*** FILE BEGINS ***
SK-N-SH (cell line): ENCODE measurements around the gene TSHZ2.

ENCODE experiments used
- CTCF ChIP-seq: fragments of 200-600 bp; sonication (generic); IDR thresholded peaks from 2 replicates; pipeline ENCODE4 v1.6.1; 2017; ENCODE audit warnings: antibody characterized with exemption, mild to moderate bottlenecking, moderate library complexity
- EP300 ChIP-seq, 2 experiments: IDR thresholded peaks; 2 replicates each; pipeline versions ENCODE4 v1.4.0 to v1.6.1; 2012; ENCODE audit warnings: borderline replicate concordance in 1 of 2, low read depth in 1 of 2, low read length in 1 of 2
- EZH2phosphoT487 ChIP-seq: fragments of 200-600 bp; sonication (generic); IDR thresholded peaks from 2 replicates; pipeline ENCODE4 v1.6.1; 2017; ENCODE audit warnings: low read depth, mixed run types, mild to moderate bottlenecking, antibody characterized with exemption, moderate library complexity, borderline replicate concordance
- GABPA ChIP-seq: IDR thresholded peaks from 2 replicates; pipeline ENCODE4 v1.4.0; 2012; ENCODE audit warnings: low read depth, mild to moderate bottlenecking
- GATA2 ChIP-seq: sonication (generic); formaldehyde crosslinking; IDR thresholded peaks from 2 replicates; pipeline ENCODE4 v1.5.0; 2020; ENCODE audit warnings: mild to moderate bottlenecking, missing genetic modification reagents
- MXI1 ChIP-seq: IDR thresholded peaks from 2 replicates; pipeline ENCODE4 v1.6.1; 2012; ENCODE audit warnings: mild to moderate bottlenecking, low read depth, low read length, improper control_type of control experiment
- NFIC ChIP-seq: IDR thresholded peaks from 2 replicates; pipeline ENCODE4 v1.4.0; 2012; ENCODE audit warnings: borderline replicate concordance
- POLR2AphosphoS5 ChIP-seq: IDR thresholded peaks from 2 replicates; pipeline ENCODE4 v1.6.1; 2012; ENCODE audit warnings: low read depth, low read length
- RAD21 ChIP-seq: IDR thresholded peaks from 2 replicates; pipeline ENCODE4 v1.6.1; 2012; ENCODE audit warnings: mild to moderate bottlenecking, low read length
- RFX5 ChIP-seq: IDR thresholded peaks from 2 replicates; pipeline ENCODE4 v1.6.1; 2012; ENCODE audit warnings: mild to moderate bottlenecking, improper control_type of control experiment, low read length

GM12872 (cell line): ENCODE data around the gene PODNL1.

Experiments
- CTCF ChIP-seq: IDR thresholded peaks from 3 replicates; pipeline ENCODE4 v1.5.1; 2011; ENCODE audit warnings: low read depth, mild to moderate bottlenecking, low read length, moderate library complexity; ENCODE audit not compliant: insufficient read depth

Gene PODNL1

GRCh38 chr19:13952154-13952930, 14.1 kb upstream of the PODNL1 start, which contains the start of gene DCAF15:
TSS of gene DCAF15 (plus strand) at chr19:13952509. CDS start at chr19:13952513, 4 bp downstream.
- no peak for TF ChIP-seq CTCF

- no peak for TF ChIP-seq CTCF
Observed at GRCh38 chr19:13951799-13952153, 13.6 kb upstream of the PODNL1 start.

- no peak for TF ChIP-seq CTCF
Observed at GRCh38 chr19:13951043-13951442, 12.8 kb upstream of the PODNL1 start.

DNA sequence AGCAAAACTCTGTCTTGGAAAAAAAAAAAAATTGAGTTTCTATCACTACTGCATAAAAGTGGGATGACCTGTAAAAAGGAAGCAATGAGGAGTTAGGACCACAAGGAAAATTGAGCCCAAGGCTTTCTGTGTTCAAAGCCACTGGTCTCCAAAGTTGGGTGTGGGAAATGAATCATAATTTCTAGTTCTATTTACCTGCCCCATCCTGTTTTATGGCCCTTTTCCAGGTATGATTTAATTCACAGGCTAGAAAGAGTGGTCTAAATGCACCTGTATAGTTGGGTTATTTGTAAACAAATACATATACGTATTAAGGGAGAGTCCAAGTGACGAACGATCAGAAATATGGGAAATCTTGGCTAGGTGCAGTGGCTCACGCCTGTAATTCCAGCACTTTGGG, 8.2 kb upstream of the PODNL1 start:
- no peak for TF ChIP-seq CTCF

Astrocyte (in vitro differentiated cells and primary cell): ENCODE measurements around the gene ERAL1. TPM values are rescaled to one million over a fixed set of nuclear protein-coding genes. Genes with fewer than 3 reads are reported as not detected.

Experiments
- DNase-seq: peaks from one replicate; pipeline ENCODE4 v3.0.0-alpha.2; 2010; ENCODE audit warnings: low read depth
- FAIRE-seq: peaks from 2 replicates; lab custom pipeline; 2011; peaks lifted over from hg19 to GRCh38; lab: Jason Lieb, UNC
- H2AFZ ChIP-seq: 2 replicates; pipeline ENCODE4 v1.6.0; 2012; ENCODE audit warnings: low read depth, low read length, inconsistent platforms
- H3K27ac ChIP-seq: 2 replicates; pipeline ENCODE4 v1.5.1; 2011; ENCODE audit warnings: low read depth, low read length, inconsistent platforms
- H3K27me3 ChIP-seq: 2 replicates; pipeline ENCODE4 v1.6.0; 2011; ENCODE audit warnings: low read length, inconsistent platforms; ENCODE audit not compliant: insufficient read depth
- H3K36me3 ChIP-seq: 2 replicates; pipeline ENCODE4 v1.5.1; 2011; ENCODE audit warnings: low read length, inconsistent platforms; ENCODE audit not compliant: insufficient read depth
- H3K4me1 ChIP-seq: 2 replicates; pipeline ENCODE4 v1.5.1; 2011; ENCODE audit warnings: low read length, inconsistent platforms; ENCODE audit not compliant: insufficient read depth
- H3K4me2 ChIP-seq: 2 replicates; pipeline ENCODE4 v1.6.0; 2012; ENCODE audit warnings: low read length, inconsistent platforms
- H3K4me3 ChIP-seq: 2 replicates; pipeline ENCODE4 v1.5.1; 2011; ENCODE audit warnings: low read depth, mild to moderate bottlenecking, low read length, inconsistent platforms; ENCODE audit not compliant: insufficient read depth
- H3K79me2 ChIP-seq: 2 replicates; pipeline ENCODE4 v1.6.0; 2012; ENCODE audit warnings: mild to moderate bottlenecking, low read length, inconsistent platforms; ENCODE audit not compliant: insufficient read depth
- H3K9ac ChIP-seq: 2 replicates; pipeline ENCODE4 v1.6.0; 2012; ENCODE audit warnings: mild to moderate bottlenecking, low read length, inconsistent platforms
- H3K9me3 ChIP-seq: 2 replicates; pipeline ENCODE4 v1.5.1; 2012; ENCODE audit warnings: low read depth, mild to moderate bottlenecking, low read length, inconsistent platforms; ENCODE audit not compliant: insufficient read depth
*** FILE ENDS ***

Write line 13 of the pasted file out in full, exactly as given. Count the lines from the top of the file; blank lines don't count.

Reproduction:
GM12872 (cell line): ENCODE data around the gene PODNL1.